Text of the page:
• You have said that your mother had not eaten anything and had very little fluids for more than 36 hours prior to the discharge. You said she should not have been discharged in this condition. Our advisers have reviewed all of the relevant information in relation to the discharge and we do not consider that she was unreasonably discharged. We can appreciate that she deteriorated further in the discharge lounge and she was readmitted. However our advisers have taken the overall clinical picture into account and your mother not eating and limited drinking was in line with how unwell she really was. lt would not be expected for her to be eating or drinking, given how unwell she was. Our decision has not changed on this aspect.

So it seems she was so unwell it was OK to discharge her!!?  The Trust actually acknowledged the discharge was inappropriate and apologised and arranged for a review of discharge procedures but this was ignored by the PHSO in their desire not to uphold the complaint.

  • the PHSO agreed that it wasn’t necessary to write on the discharge summary that my husband had been given a CT scan of the brain that showed brain damage, the PHSO agree with the Trust that the diagnosing of old brain damage (husband was in a coma for nearly three days), was a ‘fairly common mistake made by general radiologists to make, the PHSO agreed that it was acceptable that if thinking the brain damage was old it was feasible that no neurological input was necessary, even though my husband was admitted with GCS8 coma.

7.  Ignoring comments made by the complainant on the draft report. 

Once you have the draft report you have the chance to correct any errors.  However, all too often PHSO will simply ignore any comments you make at this stage and plough straight onto the final report which is identical to the first despite pages of comments from the complainant.

  • The report which was sent to you on 8 March 2016 was our draft report with our provisional findings. This was explained in the covering letter that came with the report. We offer both the complainant and the Trust an opportunity to comment before we reach our final decision. As you have not provided any new information and the majority of your comments are reiterating your original complaint, our decision has not changed. Therefore, our final decision and final report has now been issued.

More boilerplate. They give the complainant a chance to provide comments on the draft report before ignoring them completely.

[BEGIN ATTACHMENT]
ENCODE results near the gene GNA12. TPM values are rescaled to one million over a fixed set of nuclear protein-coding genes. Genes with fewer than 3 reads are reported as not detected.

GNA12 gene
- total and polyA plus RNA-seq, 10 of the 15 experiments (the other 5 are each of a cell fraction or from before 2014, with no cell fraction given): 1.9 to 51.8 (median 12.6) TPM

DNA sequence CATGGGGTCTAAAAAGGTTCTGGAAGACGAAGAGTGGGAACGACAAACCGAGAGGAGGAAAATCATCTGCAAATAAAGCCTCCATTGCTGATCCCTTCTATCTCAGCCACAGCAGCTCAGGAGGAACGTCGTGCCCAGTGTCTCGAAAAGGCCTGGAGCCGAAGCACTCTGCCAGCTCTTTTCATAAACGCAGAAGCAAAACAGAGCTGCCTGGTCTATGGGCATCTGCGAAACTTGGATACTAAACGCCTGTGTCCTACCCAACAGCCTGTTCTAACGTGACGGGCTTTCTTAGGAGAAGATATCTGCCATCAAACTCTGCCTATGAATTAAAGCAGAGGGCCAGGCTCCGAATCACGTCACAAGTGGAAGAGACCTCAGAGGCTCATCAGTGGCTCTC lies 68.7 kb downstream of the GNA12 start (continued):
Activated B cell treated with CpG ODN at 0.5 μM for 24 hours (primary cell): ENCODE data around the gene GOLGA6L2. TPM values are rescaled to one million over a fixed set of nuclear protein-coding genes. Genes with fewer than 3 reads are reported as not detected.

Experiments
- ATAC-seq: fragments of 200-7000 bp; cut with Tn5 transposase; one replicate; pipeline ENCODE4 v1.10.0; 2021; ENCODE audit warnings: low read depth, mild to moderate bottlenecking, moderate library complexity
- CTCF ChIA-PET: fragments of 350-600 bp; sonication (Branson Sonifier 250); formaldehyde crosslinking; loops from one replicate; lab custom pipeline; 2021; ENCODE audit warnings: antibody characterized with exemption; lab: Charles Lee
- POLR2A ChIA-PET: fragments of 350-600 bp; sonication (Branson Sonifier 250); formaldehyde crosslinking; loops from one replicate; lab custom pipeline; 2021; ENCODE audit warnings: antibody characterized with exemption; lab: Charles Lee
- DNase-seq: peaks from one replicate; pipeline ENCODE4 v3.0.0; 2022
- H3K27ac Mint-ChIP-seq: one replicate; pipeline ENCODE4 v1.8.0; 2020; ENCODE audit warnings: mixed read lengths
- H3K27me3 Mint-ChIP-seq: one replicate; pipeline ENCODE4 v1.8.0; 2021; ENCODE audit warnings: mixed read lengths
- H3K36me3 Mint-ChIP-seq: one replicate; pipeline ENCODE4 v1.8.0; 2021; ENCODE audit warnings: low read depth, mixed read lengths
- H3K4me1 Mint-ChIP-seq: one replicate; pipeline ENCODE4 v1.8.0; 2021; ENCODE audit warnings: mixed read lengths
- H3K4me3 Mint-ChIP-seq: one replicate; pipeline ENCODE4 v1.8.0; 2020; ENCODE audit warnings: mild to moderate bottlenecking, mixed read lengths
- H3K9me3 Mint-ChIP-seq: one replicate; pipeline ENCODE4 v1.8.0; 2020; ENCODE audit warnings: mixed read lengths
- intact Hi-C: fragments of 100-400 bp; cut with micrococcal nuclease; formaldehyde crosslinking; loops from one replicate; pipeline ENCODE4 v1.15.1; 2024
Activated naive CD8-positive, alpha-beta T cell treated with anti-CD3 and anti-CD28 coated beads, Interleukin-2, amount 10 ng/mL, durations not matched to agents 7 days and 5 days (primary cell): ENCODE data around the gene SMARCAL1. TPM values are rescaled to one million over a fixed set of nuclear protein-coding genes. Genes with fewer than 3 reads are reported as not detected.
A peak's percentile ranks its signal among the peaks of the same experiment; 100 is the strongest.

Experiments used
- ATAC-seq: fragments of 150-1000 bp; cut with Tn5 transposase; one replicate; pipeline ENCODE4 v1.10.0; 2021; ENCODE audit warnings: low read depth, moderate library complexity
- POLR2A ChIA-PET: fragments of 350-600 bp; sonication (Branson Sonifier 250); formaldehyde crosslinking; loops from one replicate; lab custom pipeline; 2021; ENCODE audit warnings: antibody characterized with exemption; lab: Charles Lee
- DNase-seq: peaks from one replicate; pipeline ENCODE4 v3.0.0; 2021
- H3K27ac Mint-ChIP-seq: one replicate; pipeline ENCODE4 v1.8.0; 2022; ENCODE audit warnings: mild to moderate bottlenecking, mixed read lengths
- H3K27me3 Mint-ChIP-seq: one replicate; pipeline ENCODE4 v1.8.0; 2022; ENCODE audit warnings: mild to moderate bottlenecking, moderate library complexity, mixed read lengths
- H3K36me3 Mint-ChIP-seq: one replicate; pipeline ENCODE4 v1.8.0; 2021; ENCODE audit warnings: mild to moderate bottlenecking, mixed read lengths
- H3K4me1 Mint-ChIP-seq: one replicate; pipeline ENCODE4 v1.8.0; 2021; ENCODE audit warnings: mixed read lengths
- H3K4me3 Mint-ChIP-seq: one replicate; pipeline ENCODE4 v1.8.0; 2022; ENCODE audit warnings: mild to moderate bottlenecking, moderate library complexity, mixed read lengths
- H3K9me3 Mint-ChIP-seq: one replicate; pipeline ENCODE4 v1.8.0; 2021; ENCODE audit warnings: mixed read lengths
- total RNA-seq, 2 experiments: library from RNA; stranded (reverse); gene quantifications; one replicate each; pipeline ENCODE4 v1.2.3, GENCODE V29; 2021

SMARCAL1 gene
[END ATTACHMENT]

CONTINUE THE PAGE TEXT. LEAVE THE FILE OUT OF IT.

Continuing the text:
• We are sorry to hear that you feel ‘the report leans heavily towards favouring the hospital’s account of events and does not give any credibility to my personal testimony.’ I can reassure you that we have carefully considered all the available evidence, including what you told us, in order to reach an independent and impartial view on your complaint.

8.  Sharing report with the public body before sharing with the complainant. 

When PHSO propose to uphold a complaint against a public body they will usually share the draft report with the body under investigation first and ask for feedback.  This can lead to a second ‘draft’ report being prepared and the complainant will have no idea that a ‘secret’ report has already been shared and commented on.  This favouritism is most probably caused by the fact that the Ombudsman has no powers of coercion so has to ‘negotiate’ an outcome that the public body is prepared to accept. ombudsman-to-public-bodies-please-do-as-i-say-pretty-please-ill-be-your-friend/

  • You are concerned that we shared a copy of our first draft report with xxxx without sending it to you. When we propose to partly or fully uphold a complaint, we often send it to the organisation concerned to let them comment on the shortcomings we have identified. On occasion, we change our decision in light of comments made by the organisation and/or because they might have sent new information which made our provisional decision wrong. With regard to your complaint, xxxx’s response caused us to reconsider our decision. I appreciate that you might disagree with this process, but we could not ignore xxxx’s response which caused us to reflect on and change our findings. I can see that we kept you updated while we discussed our provisional findings with xxxx and that we gave you the same opportunity to respond to our findings when we shared the updated draft report with you.”


These snippets of evidence, coupled with those contained in the reports presented by the Patients Association should give you, Mr. Behrens, cause for concern.  Apart from anything else, the uphold figures for PHSO, particularly regarding parliamentary complaints (less than 5% uphold) are reminiscent of the voting return for a corrupt despot who has total control to manipulate the figures at will.

 Time for a change?